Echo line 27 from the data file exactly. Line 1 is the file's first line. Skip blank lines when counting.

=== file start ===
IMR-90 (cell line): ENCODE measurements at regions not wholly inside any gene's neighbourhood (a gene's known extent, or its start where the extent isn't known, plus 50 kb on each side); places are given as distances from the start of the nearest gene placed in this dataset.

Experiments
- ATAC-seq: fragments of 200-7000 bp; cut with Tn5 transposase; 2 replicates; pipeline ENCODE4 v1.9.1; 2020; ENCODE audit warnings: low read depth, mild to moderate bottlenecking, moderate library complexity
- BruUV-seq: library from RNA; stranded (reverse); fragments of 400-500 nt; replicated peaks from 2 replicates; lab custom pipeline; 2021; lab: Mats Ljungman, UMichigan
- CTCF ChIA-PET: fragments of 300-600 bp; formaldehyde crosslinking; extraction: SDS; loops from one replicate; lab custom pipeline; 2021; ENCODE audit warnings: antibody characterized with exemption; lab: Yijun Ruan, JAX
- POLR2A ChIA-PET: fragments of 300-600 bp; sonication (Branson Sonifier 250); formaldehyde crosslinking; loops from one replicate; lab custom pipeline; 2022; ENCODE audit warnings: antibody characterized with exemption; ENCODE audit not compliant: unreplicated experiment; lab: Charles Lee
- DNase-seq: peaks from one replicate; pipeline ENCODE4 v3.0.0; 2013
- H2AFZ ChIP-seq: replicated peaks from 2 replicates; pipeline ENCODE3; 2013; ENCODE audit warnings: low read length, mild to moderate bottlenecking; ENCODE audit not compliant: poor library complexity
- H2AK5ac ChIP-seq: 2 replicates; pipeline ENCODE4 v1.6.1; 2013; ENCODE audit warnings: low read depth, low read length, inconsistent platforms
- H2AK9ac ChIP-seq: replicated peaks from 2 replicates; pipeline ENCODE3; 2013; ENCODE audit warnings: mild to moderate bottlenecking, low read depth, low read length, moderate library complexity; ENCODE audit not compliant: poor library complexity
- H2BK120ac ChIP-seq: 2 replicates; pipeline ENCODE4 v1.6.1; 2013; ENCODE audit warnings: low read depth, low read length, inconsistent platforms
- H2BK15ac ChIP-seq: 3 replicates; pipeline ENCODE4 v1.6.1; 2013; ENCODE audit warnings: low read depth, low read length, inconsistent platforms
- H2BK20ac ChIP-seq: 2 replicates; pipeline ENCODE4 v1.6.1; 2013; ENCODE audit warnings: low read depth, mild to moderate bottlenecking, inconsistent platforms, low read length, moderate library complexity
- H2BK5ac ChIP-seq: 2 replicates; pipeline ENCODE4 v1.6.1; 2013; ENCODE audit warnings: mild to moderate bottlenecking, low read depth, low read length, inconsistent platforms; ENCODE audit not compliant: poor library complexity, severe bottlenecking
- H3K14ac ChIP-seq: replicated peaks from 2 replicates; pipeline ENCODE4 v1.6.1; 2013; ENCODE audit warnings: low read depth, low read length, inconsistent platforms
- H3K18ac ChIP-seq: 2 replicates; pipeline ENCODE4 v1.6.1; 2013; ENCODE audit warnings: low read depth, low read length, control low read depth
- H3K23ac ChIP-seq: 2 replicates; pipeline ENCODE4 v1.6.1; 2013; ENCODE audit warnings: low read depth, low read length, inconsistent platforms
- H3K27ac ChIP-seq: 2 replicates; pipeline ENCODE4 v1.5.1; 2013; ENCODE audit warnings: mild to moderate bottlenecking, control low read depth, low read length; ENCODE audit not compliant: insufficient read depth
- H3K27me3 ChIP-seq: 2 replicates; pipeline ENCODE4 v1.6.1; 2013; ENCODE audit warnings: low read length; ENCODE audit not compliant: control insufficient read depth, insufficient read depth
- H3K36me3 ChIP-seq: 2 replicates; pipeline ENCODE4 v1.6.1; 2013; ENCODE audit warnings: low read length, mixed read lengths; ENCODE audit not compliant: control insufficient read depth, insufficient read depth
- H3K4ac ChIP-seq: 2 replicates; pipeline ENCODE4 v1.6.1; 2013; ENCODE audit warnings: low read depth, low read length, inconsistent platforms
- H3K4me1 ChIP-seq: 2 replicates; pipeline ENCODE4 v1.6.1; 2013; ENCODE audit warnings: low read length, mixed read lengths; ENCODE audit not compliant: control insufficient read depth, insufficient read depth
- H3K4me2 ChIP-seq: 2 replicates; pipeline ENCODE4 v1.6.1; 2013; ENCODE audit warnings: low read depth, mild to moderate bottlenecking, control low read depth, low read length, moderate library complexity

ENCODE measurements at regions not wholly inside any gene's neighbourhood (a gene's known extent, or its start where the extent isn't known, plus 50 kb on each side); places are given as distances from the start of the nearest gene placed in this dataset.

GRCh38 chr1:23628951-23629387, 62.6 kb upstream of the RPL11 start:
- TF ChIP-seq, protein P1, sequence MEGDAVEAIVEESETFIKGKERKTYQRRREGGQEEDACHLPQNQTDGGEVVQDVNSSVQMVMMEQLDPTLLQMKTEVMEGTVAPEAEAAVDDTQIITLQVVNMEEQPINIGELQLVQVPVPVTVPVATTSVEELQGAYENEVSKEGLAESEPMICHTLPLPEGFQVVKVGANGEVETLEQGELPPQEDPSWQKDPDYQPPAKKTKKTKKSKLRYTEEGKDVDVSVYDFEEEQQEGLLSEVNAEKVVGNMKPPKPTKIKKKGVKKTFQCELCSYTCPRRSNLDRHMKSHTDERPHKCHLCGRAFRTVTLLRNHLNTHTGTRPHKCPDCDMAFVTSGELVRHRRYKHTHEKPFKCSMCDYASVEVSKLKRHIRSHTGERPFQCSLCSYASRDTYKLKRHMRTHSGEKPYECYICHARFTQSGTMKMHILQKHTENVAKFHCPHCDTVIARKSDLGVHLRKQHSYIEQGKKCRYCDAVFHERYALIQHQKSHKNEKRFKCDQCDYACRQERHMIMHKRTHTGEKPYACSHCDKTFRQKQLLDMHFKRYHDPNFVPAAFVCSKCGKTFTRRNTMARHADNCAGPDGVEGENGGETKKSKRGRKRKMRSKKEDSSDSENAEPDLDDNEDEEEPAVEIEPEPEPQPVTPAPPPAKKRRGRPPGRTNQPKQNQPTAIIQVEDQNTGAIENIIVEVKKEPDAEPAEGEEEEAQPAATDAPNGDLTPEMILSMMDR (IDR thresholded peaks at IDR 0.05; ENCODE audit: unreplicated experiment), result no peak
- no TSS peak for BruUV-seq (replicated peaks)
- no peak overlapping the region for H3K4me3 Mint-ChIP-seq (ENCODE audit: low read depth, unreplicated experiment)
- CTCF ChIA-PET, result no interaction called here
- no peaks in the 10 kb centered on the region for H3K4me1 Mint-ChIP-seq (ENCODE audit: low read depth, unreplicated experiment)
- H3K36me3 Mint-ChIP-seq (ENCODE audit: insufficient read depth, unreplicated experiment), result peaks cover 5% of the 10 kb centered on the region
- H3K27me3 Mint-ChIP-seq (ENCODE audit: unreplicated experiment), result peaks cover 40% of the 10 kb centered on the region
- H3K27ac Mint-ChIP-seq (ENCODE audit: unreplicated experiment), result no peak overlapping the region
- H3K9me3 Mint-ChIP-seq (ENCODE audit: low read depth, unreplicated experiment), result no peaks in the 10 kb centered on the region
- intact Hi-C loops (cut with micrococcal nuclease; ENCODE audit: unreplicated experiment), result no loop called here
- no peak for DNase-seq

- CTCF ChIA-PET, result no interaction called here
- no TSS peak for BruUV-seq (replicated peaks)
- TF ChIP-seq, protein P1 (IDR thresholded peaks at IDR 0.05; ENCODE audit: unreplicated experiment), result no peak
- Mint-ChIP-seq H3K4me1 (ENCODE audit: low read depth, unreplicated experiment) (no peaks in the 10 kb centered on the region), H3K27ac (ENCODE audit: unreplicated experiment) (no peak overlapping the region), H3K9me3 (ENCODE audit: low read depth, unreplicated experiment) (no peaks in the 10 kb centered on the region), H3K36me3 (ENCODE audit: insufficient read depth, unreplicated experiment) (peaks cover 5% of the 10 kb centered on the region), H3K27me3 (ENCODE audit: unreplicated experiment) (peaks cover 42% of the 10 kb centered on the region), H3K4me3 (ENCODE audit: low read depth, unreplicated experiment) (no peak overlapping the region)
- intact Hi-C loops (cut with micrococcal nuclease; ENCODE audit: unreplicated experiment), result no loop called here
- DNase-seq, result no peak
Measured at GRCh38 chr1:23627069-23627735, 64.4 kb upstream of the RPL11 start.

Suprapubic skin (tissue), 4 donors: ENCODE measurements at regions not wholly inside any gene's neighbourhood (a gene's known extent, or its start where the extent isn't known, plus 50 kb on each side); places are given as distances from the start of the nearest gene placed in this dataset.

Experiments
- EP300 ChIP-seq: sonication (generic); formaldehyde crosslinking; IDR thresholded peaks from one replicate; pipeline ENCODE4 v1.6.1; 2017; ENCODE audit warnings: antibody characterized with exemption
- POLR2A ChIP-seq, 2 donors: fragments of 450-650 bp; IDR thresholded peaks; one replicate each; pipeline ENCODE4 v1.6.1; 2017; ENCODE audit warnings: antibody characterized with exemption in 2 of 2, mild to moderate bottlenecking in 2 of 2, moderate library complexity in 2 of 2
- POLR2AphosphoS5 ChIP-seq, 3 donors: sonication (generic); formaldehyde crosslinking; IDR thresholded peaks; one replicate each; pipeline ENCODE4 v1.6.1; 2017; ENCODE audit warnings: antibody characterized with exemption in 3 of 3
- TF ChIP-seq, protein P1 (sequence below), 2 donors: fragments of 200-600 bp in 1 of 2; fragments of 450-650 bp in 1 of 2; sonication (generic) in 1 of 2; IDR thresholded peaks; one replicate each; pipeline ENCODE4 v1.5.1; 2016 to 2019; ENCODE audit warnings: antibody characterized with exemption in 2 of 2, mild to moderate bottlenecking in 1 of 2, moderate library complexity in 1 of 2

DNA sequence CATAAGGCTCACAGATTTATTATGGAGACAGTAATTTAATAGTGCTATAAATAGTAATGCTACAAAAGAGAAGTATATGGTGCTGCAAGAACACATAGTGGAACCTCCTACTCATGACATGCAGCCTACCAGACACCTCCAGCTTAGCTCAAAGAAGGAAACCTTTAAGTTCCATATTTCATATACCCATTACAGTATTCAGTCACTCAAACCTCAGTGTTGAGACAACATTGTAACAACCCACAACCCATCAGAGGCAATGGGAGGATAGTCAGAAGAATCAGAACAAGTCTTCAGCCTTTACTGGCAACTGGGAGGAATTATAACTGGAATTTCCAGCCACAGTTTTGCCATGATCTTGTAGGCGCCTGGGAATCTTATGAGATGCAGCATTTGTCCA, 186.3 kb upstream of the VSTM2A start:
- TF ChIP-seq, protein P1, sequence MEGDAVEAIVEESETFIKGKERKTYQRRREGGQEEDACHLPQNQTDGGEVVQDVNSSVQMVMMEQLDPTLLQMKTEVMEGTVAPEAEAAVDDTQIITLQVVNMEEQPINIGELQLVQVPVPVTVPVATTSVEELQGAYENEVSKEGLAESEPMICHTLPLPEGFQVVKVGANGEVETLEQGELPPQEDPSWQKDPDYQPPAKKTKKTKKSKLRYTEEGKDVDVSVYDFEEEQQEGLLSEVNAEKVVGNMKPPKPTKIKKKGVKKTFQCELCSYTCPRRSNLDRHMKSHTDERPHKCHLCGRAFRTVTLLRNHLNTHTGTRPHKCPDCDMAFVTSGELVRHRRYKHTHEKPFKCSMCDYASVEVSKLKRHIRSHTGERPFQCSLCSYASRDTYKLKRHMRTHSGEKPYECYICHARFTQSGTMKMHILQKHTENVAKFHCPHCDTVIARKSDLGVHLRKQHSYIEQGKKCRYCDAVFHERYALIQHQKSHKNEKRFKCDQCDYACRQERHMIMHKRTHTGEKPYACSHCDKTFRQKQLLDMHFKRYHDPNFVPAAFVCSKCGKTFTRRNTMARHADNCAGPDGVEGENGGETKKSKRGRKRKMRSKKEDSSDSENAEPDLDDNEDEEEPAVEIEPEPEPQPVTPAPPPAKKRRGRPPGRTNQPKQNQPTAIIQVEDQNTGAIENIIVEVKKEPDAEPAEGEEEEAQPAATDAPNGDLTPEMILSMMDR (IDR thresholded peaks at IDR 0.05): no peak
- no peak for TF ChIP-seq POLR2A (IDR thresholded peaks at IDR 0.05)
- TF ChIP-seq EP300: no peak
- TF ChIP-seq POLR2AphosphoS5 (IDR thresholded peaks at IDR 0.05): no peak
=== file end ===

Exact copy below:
- no TSS peak for BruUV-seq (replicated peaks)